Logan County’s unemployment rate remained at historically low levels in May, according to the latest report from the Arkansas Department of Workforce Services released last week.
The jobless rate for May in Logan County was 3.4 percent, up four-tenths of a percent from the record low of 3 percent in April. The May 2017 jobless rate was more than a percentage point lower than the 4.8 percent unemployment rate for May 2016. May is the latest month for which county statistics are available.
According to the report, 8,943 people in Logan County had jobs in May while 318 people were unemployed.
The state’s jobless rate in May also came in under 4 percent.
Labor force data, produced by the U.S. Department of Labor, Bureau of Labor Statistics show Arkansas’ seasonally adjusted unemployment rate decreased one-tenth of a percentage point, from 3.5 percent in April to 3.4 percent in May.
Arkansas’ civilian labor force increased 7,539, a result of 8,604 more employed and 1,065 fewer unemployed Arkansans.
Bureau of Labor Statistics Program Operations Manager Susan Price said, “Arkansas’ unemployment rate continued to decline in May, setting another record low at 3.4 percent. Employment rose to 1,309,035, the highest number of employed Arkansans since August 2008.”
Nonfarm payroll jobs in Arkansas increased 3,700 in May to total 1,255,900.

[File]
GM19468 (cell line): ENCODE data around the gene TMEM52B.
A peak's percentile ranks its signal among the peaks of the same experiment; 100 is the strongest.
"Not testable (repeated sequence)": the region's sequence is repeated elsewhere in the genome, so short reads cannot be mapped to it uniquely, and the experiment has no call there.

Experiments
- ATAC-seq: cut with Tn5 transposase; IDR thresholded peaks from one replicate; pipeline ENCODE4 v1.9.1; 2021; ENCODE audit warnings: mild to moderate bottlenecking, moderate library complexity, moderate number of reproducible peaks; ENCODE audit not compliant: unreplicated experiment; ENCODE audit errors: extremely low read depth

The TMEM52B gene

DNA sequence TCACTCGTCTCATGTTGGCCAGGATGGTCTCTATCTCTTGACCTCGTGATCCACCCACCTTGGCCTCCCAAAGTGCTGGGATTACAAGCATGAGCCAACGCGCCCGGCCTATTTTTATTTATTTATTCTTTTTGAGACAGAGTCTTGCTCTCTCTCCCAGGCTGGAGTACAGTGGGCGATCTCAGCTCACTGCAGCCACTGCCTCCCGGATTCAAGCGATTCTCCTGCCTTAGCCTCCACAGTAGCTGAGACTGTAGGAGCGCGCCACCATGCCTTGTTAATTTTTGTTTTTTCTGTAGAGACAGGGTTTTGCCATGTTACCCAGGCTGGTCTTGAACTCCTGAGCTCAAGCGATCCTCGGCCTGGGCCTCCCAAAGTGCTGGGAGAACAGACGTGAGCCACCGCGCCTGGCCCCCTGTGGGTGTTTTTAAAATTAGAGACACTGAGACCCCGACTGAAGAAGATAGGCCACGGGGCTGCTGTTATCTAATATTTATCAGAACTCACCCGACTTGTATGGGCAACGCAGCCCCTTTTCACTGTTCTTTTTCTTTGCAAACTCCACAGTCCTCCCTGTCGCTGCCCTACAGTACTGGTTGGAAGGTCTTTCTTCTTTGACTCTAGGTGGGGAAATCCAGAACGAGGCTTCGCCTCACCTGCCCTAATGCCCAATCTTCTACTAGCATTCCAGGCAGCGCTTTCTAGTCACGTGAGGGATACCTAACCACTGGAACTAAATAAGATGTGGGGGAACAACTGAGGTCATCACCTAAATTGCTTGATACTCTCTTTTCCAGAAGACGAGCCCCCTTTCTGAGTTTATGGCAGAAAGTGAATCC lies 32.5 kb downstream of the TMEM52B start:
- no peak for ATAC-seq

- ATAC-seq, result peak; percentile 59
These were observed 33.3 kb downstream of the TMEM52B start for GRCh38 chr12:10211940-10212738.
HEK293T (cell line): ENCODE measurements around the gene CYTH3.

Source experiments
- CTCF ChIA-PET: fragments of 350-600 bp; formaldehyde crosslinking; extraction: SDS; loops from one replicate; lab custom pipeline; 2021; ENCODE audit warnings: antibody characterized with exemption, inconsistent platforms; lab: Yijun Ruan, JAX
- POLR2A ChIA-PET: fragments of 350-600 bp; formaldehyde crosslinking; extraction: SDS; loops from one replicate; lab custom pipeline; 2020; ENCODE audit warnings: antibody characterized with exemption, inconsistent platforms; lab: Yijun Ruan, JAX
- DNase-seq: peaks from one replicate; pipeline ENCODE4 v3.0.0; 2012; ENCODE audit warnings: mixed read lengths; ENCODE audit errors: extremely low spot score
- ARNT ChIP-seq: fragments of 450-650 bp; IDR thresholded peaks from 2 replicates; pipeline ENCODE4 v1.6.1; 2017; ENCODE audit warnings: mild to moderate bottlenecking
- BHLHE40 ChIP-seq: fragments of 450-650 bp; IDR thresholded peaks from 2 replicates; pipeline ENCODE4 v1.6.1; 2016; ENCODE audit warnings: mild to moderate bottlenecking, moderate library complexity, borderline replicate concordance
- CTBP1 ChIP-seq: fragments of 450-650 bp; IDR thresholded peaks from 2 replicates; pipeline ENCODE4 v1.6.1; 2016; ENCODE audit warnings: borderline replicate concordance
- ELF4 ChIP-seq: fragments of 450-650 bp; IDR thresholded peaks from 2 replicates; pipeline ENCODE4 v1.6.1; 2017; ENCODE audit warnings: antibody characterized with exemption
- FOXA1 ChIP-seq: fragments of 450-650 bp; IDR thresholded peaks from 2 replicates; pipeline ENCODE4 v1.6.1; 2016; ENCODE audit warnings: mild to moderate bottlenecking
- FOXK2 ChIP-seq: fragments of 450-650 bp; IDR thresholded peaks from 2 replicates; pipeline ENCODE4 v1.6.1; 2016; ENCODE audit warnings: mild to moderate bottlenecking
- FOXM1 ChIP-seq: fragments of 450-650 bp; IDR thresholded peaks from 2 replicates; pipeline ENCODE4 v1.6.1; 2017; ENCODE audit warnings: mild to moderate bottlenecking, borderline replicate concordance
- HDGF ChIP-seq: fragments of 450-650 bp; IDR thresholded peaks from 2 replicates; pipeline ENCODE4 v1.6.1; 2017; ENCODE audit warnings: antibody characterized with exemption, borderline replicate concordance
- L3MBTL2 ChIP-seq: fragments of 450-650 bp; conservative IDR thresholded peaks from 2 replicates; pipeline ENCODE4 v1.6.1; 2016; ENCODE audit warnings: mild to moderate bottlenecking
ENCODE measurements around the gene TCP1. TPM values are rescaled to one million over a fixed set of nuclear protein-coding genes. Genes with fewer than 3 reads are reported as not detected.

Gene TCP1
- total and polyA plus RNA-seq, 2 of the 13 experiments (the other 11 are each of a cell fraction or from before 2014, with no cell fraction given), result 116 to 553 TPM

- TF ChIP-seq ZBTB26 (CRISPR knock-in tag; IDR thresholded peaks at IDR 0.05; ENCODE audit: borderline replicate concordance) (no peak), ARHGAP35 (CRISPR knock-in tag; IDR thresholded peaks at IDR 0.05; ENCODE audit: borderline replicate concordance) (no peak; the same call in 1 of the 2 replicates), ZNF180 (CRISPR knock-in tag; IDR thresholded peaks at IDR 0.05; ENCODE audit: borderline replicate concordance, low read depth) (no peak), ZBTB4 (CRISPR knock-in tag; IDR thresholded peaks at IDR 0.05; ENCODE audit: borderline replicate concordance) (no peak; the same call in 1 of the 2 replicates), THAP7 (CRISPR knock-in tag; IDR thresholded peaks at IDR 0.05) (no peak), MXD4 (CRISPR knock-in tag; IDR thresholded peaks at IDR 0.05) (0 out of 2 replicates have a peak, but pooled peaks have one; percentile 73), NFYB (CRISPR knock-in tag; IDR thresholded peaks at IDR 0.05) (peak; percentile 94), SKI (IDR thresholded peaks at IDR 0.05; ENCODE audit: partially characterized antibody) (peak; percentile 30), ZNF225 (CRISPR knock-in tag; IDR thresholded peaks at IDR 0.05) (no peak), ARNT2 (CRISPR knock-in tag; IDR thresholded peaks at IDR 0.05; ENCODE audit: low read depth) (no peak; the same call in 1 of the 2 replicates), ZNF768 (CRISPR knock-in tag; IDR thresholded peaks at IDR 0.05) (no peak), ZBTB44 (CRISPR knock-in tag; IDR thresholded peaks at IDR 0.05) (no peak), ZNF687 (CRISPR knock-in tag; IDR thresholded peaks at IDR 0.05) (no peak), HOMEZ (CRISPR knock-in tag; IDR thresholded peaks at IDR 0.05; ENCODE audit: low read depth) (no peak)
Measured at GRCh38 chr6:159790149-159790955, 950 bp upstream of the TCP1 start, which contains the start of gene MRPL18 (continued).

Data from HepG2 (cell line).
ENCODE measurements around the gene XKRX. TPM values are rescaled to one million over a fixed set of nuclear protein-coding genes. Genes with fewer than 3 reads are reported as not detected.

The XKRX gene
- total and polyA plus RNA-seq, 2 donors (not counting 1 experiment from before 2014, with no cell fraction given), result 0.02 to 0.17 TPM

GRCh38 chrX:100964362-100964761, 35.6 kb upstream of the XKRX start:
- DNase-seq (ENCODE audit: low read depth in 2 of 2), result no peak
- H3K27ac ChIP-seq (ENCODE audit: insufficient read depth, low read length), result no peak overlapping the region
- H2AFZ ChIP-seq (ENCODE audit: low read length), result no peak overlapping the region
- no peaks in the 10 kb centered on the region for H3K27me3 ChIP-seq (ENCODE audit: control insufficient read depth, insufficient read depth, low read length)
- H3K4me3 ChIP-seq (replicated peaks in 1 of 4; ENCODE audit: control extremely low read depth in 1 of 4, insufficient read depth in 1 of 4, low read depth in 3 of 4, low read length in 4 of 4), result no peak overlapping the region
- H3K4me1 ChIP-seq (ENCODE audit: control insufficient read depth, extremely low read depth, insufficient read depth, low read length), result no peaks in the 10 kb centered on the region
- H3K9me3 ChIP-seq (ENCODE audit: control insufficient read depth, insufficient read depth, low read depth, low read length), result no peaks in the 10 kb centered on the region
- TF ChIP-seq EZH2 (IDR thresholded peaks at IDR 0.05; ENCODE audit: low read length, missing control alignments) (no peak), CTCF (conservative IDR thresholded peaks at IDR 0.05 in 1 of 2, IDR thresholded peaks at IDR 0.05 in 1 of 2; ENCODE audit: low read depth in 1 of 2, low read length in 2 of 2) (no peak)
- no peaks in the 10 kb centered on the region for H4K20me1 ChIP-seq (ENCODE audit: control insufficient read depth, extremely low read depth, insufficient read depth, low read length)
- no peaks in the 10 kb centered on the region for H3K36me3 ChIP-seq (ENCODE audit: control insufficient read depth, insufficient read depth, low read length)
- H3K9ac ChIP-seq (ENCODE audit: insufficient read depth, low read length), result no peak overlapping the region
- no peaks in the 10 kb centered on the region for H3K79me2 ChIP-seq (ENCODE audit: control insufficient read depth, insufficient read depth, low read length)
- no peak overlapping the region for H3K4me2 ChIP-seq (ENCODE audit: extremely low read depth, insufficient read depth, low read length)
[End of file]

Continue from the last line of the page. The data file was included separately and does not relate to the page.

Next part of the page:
Five major industry sectors added jobs, more than offsetting minor declines in five sectors. Employment in professional and business services rose 2,200. All gains were in administrative and support services (+3,900), attributed in large part to expansions in employment agencies and seasonal activities such as landscaping services. Leisure and hospitality added 1,700 jobs, with seasonal hiring in both arts-entertainment-recreation (+1,200) and accommodation-food services (+500). Jobs in government declined 1,000. Losses in state government (-1,700) were related to the start of summer break at some public colleges and universities.
Compared to May 2016, Arkansas’ nonfarm payroll employment rose 22,800.
Eight major industry sectors reported growth, with four adding 2,200 or more jobs, each. Professional and business services increased 9,000. A majority of the expansion occurred in administrative and support services (+8,200). Educational and health services added 6,200 jobs, mostly in health care and social assistance (+4,700). Jobs in manufacturing rose 3,400. All gains were posted in nondurable goods (+4,100), attributed in part to reported growth in food manufacturing. Other services increased 2,200. The sector includes activities such as repair-maintenance and membership organizations. Government declined 1,400. Losses were posted in both local (-1,000) and state (-500) government.